Audio CD-R's versus regular CD-R's?


I have a computer cd burner which I use for copying music from friends' "store-bought" cd's. I am wondering if the "audio" cd-r's are really better designed for recording music and have better sound quality than the standard cd-r's, or is this just marketing? The music or audio cd-r's are more expensive so if there is not a difference between these and the standard ones, I'd rather save the money and get the standard ones. Does anybody detect a difference? Also, what brands are recommended to buy?
First let me say that it is admirable to see you admit to a felony in a public forum; at least your honest. If only murders and drug runners (I do not concider pot a drug) would take lessons from you.

Anyway, to answer your question (I have put a lot of thought into this subject) the only difference I can think of is in the reflective properties of the media used. A cdr 'designed' for music may have better attributes in regards to light refractivity, whereas data cds don't care...they just want to convey this is a 1 or a 0. Same concept as cd mats, or the green pen you can color your cds with which are suppose to help the laser read the pits. The theory (IMO) is valid, but weather or not data cdrs and music cdrs sound different is subjective, and I'm sure would be slight. If you are that worried about sound degredation, buy the cd, as those are stamped and not burned.

I think audio CD-Rs work (ie. record) in standard home audio Decorders whereas regular CD-Rs will not. Since
you are using a computer CD-burner and not a standard home audio CD recorder to steal your music you will also be able to save on the price of your CD-Rs by using standard CD-Rs. Now if you want to record a radio broadcast or album you will need a home audio CD-recorder and audio specified CD-Rs. I also recall some discussion about the extra price of the audio CD-Rs being partly to pay musicians fees. Internet hoax or sounds fair.
Music CD-Rs have SCMS copy protection encoded in the disc so a copy cannot be made of the copy, and "consumer grade" CD burners can only use this type of CD-R. This is why SCMS CD-Rs are more expensive. Pro CD burners and computer CD burners can use regular CD-Rs and make multiple copies.

As to brand and quality, some swear by Matsui, but I use Maxell and Sony with a Marantz Pro CD Burner with excellent results. There are only a few factories world wide that can make CD-Rs, so regardless of the brand you choose, the blank was made at one of these factories. I do avoid the real cheap CD-R blanks though as I'm hoping the major, ie Sony, can have some influence on quality control. Use 1X or 2X copy speed for best results. Good Luck. Craig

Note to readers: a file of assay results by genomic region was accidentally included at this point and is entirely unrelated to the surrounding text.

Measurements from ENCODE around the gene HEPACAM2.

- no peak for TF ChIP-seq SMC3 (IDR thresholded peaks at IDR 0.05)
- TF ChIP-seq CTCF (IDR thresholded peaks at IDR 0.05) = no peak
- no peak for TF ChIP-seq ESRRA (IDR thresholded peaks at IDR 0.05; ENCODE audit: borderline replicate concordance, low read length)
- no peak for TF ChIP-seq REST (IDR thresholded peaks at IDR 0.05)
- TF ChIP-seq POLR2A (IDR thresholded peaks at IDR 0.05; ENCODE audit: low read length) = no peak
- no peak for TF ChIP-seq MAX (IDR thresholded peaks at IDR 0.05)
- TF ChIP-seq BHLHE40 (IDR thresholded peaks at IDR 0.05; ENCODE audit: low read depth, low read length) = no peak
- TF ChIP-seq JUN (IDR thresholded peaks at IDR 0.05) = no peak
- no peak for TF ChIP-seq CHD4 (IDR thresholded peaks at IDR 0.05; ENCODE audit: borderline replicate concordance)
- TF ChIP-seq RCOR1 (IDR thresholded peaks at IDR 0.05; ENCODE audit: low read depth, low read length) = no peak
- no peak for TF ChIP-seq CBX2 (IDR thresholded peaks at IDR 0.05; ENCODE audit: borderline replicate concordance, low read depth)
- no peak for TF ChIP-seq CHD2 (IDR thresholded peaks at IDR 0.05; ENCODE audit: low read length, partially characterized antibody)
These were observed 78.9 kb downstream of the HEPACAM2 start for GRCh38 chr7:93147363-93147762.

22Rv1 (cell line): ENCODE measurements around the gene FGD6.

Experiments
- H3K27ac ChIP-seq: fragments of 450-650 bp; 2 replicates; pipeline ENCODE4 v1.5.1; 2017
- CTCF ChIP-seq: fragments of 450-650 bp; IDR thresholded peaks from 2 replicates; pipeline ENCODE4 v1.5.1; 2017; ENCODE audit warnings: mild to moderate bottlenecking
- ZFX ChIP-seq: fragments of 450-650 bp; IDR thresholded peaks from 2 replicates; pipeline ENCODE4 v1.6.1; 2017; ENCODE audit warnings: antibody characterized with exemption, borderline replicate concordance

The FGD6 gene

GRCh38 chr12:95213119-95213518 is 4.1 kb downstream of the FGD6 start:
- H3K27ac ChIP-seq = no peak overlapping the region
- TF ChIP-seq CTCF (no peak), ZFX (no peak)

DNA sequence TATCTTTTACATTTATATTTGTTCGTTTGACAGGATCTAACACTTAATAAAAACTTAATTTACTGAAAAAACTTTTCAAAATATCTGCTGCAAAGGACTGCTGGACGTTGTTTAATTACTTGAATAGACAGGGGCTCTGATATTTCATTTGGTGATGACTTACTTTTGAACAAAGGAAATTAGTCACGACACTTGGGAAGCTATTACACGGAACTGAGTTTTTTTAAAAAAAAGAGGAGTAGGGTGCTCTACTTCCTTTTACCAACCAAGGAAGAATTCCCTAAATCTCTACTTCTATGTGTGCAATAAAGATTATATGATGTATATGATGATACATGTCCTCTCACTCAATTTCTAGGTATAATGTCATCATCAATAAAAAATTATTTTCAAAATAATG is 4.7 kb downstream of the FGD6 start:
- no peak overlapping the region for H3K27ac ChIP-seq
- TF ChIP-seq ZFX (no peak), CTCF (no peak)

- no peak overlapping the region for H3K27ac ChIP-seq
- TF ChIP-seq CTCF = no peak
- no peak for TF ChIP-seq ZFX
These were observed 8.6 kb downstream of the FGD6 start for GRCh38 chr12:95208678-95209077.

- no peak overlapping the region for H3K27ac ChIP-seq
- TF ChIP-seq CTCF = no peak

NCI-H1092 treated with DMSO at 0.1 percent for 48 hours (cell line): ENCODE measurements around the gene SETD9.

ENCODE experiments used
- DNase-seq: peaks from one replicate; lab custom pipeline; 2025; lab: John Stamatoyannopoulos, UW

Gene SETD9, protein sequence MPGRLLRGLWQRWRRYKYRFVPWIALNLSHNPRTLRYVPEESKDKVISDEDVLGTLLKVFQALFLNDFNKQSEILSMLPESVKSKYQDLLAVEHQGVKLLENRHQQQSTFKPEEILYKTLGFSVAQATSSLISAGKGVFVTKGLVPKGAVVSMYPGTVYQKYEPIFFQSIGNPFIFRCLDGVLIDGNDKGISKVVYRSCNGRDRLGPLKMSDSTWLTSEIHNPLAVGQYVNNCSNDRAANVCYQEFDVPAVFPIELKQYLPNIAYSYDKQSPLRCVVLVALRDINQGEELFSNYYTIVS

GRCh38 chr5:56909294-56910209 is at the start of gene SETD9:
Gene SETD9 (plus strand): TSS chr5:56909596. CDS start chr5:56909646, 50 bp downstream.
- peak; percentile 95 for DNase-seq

Buy your music; stealing is stealing. How will your favorite artists make a living if no one is willing to pay for their work? "It's an industry problem, let them deal with it"? "the musicians make enough touring to support themselves"? Not when the concert halls are half full thanks to the recession we're in (we're in denial). Until "the music industry" comes up with an equitable solution then you ought to support the people that make music with your hard-earned greenbacks. The traditional way, buy the music. I make compilation CD's of my own all the time (casual listening in the car etc), the difference is I paid for the music in the first place. If we are all here for the love of the music, then you really ought to reconsider how you support the folks that make the music. Megabuck rigs with no new software? No thanks.

To answer your question, the manufacturer of the blanks doesn't seem to make much difference, but like Craig pointed out, burn the music you own at 1x speed.
bravo jeff, anyone that wants a cheap disc,be it vinyl or cd can find it(used)on ebay for pennies on the long enough and the deal of the century will come up, with the proper revenue paid to the artist.

garfish is right, a music cd-r is incripted, a revenue paid to the record industry is the blame for the higher price.

imho, my dell burning a disc at quasi speed won't come near the quality of my 1:1 phillips 950 audio burner